So as the lines blur between departments, it shouldn’t come as a surprise that engineering teams should care about marketing metrics. After all, if a product is only as effective as the people who use it, engineers build better products and websites when they know how customers intend to use them.

 

Collaboration is King

“How could engineers possibly make good use of marketing KPIs?” you might ask. After all, the two are responsible for separate ends of your business but can benefit from the same data.

 

Take a vital page on your business’s website: it’s not the fastest page on the net but its load time is consistent and it achieves its purpose: to convert your visitors to customers. Suddenly your bounce rate has shot up from 5% to 70%.

Ask an engineer to troubleshoot the issue and they might tell you that the page isn’t efficient. It takes 2.7 seconds to load, which is 0.7 seconds over the universal benchmark and what’s more is that some of the file sizes on your site are huge.

 

Ask a marketer the same question and they might tell you that the content is sloppy, making the purpose of the page unclear. The colors are off-brand and what’s more is that an important CTA is missing.

 

Even though both have been looking at the same page, they’ve come to two very different results, but the bottom line is that your customer doesn’t care about what went wrong. What matters is that the issue is identified and solved, quickly.

 

Unified Metrics Mean Unified Monitoring

Having unified KPIs across the various teams internal to your organisation means that they should all draw their data from the same source: a single, unified monitoring tool.

 

For businesses where the customer comes first, a new breed of monitoring is evolving that offers organizations this unified view, centred on how your customer experiences your site: Digital Experience Monitoring, or seeing as everything we do is digital, how about we just call it Experience Monitoring?

With Digital Experience Monitoring, your marketers and your engineering teams can follow a customer’s journey through your site, see how the navigated through it and where and why interest became a sale or a lost opportunity.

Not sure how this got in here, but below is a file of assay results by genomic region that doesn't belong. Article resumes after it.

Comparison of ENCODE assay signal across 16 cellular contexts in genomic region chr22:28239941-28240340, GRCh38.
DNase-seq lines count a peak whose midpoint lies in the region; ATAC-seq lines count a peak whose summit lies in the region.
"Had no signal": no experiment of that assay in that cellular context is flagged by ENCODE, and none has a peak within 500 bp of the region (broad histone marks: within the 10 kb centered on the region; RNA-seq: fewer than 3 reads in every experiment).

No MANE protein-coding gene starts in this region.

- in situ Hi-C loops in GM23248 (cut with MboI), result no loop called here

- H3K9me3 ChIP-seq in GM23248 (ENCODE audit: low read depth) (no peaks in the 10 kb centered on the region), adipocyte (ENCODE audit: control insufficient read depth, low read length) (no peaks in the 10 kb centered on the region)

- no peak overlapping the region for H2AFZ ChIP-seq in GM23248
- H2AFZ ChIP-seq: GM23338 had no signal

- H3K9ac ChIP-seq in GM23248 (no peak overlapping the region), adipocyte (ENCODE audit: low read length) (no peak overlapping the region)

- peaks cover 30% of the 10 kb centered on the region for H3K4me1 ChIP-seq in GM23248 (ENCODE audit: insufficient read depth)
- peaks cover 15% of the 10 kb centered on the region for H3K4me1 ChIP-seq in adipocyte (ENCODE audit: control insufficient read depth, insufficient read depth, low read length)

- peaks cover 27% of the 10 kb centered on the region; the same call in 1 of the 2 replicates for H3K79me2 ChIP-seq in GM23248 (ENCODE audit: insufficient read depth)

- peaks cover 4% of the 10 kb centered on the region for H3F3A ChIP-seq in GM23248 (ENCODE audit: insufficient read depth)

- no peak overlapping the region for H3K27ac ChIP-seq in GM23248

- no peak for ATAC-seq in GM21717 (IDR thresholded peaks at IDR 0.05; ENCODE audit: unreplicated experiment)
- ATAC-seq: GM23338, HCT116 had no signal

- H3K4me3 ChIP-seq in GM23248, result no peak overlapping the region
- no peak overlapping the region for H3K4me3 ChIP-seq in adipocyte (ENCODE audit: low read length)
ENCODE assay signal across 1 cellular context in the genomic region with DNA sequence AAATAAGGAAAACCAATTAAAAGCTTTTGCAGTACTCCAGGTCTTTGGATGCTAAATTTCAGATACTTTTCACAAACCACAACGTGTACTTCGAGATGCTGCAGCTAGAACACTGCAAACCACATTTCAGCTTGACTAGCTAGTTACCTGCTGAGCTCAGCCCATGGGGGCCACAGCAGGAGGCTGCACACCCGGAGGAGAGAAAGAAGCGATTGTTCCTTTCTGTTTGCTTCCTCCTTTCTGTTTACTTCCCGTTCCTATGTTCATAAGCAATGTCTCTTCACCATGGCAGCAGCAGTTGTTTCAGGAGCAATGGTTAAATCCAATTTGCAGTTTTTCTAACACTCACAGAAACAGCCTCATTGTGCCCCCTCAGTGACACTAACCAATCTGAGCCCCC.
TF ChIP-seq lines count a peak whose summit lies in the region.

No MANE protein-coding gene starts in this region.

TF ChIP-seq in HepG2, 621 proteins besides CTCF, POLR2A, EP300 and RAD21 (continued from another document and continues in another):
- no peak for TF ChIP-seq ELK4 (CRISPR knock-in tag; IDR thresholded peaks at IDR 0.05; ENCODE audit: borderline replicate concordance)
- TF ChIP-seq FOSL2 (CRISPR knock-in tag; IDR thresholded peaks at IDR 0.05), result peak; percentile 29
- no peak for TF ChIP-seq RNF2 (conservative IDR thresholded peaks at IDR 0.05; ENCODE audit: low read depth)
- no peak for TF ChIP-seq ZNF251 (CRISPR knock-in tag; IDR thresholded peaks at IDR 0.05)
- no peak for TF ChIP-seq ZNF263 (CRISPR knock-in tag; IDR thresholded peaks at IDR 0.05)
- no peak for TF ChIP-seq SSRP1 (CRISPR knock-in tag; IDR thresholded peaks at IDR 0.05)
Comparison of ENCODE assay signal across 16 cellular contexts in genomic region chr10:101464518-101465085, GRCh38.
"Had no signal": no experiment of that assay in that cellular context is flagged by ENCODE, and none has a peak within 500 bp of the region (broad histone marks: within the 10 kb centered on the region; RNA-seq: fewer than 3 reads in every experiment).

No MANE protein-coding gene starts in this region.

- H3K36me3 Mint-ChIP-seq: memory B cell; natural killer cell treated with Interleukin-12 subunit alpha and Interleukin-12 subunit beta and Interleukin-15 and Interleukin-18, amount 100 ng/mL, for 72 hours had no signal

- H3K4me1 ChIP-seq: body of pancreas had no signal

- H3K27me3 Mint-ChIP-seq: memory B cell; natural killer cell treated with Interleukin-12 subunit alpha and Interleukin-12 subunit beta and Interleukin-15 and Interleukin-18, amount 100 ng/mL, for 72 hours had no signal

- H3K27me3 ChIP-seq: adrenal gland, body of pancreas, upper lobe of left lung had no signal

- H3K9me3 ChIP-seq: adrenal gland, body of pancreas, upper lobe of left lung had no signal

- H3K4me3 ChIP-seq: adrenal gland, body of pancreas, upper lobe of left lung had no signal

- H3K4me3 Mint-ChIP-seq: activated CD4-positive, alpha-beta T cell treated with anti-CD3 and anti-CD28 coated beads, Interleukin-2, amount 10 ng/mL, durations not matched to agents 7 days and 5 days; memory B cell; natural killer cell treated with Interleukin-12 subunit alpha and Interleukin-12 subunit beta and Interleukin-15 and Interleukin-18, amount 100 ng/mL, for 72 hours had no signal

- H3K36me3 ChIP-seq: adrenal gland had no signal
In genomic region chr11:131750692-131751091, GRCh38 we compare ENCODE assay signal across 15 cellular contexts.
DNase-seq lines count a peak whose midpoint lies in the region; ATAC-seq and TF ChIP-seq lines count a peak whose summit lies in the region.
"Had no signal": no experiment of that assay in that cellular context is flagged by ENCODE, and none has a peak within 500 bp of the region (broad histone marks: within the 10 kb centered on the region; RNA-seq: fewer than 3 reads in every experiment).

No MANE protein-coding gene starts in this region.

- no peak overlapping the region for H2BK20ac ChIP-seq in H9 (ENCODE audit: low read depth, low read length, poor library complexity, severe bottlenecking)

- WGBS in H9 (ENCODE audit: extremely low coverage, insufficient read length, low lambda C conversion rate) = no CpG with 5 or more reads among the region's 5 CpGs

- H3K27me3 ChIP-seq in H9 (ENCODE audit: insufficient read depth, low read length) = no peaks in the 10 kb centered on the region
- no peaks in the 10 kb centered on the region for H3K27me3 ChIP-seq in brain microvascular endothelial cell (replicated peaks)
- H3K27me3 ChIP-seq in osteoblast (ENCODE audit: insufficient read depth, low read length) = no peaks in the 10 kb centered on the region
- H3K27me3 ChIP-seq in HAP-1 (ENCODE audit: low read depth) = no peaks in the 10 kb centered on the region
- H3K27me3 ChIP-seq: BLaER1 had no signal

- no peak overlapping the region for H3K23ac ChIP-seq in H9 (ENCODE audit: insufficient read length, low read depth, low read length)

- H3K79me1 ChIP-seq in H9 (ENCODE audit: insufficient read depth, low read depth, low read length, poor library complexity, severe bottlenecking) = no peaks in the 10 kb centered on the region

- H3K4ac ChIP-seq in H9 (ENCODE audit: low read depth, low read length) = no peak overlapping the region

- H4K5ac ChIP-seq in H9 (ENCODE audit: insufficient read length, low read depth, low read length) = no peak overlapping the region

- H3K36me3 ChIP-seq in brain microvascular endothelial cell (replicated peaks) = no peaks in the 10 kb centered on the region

Let’s go back to our previous example: both your marketer and your engineer will see that although your bounce rate skyrocketed, the page load time and size stayed consistent. What they might also see is that onboarding you implemented that coincides with your bounce rate spike is confusing to your customers meaning that they leave, frustrated and unwilling to convert.

 

Digital Experience Monitoring gives a holistic view of your website’s health and helps you answer questions like:

  • Where your visitors come from
  • When are they visiting your site
  • What they visit and the journey they take to get there
  • How your site’s performance impacts on your visitors

By giving your internal teams access to the same metrics, you foster greater transparency across your organization which leads to faster resolution of issues, a deeper knowledge of your visitors and better insights into what your customers love about your products.

 

Pingdom’s Digital Experience Monitoring, Visitor Insights, bridges the gap between site performance and customer satisfaction, meaning you can guess less and know more about how your visitors experience your site.

Page load time is inversely related to page views and conversion rates. While probably not a controversial statement, as the causality is intuitive, there is empirical data from industry leaders such as Amazon, Google, and Bing to back it in High Scalability and O’Reilly’s Radar, for example.

 

As web technology has become much more complex over the last decade, the issue of performance has remained a challenge as it relates to user experience. Fast forward to 2018, and UX is identified as a key requirement for business success by CIOs and CDOs.

 

In today’s growing ecosystem of competing web services, the undeniable reality remains that performance impacts business and it can represent a major competitive (dis)advantage. Whether your application relies on AWS, Azure, Heroku, Salesforce, Cloud Foundry, or any other SaaS platform, consider these five tips for monitoring SaaS services.

 

1. Realize the Importance of Monitoring

In case we haven’t established that app performance is critical for business success, let’s look at research done in the online retail sector.

 

“E-commerce sites must adopt a zero-tolerance policy for any performance issues that will impact customer experience [in order to remain competitive]” according to Retail Systems Research. Their conclusion is that performance management must shift from being considered an IT issue to being a business matter.

 

We can take this concept into more specific terms, as stated in our article series on Building a SaaS Service for an Unknown Scale. “Treat scalability and reliability as product features; this is the only way we can build a world-class SaaS application for unknown scale.”

LG ProactiveMonitoringSaaS BlogImage A
Data from Measuring the Business Impact of IT Through Application Performance (2015).

 

End users have come to expect very fast, real-time-like interaction with most software, regardless of the system complexities behind the scenes. This means that commercial applications and SaaS services need to be built and integrated with performance in mind at all times. And so, knowing how to measure their performance from day one is paramount. Logs extend application performance monitoring (APM) by giving you deeper insights into the causes of performance problems as well as application errors that can cause user experience problems.